The 3Cs in Human Rights Architecture AICHR ACWC ACMW
ASEAN Definition on Civil Society Organization ASEAN Guideline on Civil Society Engagement, 2006 is a non-profit making association of ASEAN persons, natural or juridical, organised to promote, strengthen and help realise the aims and objectives of ASEAN cooperation in the political, economic, social, cultural, scientific, medical and technological fields, may be affiliated to ASEAN Some countries in ASEAN do not accept the term and concept of civil society and civil society organization
Privileges It may use the name“ASEAN” It may submit written statements or recommendations and views on policy matters or on significant events or regional or international concerns It may submit its own project proposals for Third Party funding, to be channeled through the ASEAN Secretariat, It may initiate programmes of activities for presentation to its link body for appropriate action; Access to ASEAN documents on a selective basis in consultation with the ASEAN Secretariat and or its link body; Use of the facilities of the ASEAN Secretariat for its official meetings and other official activities in Jakarta; The ASEAN Secretariat shall provide CSOs with key ASEAN publications every year.
Termination, if: They engage in acts inimical to ASEAN or any of the ASEAN Member Country; They act in contrary to the aims, objectives and fundamental principles of ASEAN; They are found to have committed gross misconduct which brings disrepute to ASEAN; They are inactive, defunct or fail to submit an annual summary of their activities They change their constitutions, officials and membership resulting in their inability thereafter to adhere to the guidelines.
In sums, Member states are still in control of deciding who can in and who cannot The participation is perceived as privilege The participation is not understood as RIGHT. It is more like “stick” and “carrot” The affiliation is used as a way to control The affiliation to ASEAN is a political issue rather than a only administrative requirement CSOs are not seen as partners in developing ASEAN Community
Civil Society Engagement ASEAN Civil Society Conference Standard Setting ASEAN Peoples Charter Thematic Engagement: Human Rights Peace Building Youth Economic Justice Peasant’s Movement Persons with Disability Migrant Workers Environment/ Extractive Industries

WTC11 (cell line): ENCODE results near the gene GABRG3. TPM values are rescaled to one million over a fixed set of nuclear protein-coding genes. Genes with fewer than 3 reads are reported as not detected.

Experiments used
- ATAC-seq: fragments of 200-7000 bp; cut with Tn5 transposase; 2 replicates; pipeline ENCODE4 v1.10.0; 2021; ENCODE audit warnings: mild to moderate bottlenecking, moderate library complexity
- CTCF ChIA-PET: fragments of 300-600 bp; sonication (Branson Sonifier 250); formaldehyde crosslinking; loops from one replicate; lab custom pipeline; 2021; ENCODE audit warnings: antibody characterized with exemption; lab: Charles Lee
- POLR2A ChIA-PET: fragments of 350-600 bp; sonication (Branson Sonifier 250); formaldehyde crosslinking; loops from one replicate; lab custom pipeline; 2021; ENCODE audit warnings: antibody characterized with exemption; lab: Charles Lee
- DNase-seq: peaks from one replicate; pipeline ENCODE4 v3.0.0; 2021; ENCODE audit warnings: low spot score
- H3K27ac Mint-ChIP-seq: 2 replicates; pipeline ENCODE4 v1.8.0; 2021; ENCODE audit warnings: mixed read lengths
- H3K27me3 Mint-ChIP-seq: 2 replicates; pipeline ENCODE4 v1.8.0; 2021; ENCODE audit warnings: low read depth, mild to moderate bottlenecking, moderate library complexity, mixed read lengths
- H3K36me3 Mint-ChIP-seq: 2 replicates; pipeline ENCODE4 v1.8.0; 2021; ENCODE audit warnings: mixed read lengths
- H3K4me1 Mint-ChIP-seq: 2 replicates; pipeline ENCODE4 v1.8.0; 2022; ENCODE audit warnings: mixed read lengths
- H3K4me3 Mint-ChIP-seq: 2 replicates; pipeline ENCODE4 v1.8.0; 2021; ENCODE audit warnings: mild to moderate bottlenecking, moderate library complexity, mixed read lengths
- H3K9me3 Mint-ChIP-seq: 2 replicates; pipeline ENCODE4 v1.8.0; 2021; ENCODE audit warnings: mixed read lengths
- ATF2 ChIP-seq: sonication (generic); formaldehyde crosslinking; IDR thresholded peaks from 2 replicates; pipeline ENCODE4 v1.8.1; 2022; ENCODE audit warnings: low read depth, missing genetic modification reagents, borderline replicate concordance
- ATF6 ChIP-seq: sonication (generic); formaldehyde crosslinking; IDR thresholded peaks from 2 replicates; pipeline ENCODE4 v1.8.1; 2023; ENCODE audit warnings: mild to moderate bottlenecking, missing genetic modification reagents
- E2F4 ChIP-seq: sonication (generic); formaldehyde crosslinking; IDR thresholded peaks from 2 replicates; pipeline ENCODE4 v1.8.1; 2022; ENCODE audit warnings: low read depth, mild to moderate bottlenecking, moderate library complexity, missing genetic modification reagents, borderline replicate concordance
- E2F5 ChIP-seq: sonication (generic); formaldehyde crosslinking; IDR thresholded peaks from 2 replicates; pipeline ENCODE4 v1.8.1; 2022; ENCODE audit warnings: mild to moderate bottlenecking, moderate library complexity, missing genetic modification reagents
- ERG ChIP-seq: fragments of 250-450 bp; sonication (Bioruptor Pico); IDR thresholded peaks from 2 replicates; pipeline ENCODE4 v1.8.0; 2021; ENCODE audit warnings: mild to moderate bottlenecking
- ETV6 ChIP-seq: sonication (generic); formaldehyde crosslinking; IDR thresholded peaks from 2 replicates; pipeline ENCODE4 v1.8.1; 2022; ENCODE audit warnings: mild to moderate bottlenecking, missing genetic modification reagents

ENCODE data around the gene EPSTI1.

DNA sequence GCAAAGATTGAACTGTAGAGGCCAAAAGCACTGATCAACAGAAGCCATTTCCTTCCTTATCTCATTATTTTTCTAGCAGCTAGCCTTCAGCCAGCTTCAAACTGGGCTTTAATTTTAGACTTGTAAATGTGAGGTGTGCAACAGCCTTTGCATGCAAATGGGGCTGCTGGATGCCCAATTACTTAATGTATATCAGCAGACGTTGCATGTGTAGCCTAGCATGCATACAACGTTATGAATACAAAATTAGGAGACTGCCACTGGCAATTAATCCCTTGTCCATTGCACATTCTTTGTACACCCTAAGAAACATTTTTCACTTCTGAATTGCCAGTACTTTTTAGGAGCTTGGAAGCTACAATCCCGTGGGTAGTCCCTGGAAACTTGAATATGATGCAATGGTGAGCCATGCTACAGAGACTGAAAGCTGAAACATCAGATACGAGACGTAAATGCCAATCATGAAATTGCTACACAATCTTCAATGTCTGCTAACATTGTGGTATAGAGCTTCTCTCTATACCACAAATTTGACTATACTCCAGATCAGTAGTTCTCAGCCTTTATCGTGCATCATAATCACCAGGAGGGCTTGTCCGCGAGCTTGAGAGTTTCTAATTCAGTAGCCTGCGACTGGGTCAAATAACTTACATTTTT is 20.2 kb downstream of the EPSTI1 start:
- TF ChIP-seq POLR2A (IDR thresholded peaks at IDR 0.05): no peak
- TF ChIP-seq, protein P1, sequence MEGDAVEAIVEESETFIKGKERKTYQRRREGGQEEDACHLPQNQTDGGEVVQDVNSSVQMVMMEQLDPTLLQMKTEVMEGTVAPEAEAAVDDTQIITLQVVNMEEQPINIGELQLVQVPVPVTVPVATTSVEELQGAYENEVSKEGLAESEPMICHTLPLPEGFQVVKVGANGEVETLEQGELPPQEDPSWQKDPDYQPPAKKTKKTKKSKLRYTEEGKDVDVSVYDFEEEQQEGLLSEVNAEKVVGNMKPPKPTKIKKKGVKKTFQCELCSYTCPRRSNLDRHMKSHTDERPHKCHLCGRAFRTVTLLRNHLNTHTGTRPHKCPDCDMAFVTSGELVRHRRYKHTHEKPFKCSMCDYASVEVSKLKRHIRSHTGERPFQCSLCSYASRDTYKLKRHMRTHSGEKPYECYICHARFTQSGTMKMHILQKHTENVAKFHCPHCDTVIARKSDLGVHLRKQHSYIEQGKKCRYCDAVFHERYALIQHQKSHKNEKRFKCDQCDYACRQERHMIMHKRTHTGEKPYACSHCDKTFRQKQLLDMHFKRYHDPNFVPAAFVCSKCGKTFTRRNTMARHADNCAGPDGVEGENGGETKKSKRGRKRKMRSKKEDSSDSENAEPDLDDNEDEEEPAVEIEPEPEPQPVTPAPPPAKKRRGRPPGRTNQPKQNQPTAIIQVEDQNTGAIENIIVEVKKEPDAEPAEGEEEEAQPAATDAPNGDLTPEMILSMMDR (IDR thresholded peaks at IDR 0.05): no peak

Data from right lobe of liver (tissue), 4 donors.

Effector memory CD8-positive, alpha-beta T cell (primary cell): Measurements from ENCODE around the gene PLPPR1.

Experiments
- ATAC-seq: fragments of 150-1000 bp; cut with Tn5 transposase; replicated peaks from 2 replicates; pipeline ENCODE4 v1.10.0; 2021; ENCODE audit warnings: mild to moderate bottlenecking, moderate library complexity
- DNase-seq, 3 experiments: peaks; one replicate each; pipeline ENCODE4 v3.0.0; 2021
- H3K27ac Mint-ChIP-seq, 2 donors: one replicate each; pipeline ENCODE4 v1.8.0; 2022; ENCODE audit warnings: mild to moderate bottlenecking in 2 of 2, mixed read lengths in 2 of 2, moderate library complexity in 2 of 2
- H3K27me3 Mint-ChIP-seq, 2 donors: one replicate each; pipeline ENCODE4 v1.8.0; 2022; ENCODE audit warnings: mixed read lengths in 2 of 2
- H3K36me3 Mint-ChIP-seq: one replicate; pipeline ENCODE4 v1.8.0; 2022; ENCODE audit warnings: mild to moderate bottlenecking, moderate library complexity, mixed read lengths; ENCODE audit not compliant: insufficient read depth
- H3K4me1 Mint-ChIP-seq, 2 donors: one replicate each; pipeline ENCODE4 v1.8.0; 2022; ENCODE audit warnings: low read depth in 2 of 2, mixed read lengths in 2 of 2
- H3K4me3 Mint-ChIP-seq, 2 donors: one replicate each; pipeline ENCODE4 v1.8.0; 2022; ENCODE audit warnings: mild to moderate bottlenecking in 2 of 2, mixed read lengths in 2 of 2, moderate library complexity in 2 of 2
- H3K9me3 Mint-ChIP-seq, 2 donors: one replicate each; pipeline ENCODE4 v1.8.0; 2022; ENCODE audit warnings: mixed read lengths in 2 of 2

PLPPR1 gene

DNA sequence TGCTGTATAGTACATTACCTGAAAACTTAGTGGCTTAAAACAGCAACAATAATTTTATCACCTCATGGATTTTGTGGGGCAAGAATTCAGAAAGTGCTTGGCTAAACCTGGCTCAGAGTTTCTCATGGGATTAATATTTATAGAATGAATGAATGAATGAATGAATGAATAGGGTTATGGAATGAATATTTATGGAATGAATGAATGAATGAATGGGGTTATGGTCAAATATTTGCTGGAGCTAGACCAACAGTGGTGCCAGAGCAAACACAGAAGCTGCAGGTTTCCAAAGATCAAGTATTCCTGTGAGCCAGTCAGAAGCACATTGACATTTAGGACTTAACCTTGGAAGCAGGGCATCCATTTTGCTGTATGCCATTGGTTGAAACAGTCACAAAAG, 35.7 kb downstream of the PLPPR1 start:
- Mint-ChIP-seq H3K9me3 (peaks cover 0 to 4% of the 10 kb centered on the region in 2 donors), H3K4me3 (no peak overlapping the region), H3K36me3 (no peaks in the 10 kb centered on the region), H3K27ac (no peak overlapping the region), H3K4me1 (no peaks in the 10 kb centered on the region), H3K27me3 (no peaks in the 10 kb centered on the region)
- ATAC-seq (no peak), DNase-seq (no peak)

Strategy: Simultaneous Approaches Regional Lobby, Network & Advocacy • Top Down: Creation of demand in regional level through regional organizations. • ASEAN secretariat • ASEAN Representatives/Bodies • International Institutions • Bottom Up: Pushing for need of making ASEAN HR Mechanism through civil society advocacy. • Individual member countries • CSOs/NGOs (Nat & Regional) ASEAN HUMAN RIGHTS: Credible, Accessible, Responsive, Independent National Lobby, Network, Advocacy & Campaign
Element of CS’s Engagement: • Shaping the issues & priorities of ASEAN HR Mechanisms • Standard Setting • Agenda Setting • Influencing the process, decision making & end-result • Pressures: Bottom-up, Top-down • Opinion building
Civil Society Involvement • Working Group has been part of SOM meeting • engaged HLP since it was firstly established in July 2008 • From 2008-2009: 16 national consultations and 6 regional consultations from 9 countries and different thematic issues • National, regional and international (OHCHR) lobby activities • 3 interface meetings with HLP • Coordination meeting with other groups • Diplomatic Briefings • Inputs for Instrument MW, TOR AHRD, ROP AICHR, ROP ACWC, Work plans, AHRD • Part of the team of AICHR, ACWC
ACSC/APF Current Initiatives CS Forum on AICHR for AMM CS Forum to ACWC ASEAN Forum on Migrant Labor (AFML) More? CS Forum to ACMW Informal Dialogue with CPR Informal Dialogue w ASEC on Communities Informal Dialogue w ASEAN SecGen on Human Rights Informal Meeting with Civil Society (Interface Meeting)
Current CS Engagement with Human Rights Mechanisms AICHR ACWC • AICHR only want to meet with those who are affiliated with the ASEAN Charter • The newly adopted AICHR Guideline of Operation silent on CS engagement • Only in June 22 and Sept 12, AICHR conducted a regional consultation on AHRD w CSOs • Nat Consultation only happen in Indonesia, Thailand and the Philippines • CS continue to submit inputs, reports, papers to AICHR • AICHR is discussing the Guideline for Engagement with CS Groups • CS is a sensitive issue in AICHR, but during their visit to US, they met US-based CSOs • Started with Informal Dinner (2011), Informal Session (2011), Joint-Workshop (2012), Formal Session (2012) • Informal Session: 9 out of 20 Reps attended • Informal Session: 16 out 20 Reps attended • Joint-Workshop: 18 out of 20 Reps attended • Formal Session: 20 Reps attended • Good Result, Good process, substantive discussion, cordial ambiance • Inputs from CS have been included in the reference documents of the ACWC • The initial suggestion to erase civil society” &international standards” in TOR ACWC has been put down • ACWC uses inputs from CS in formulating their positions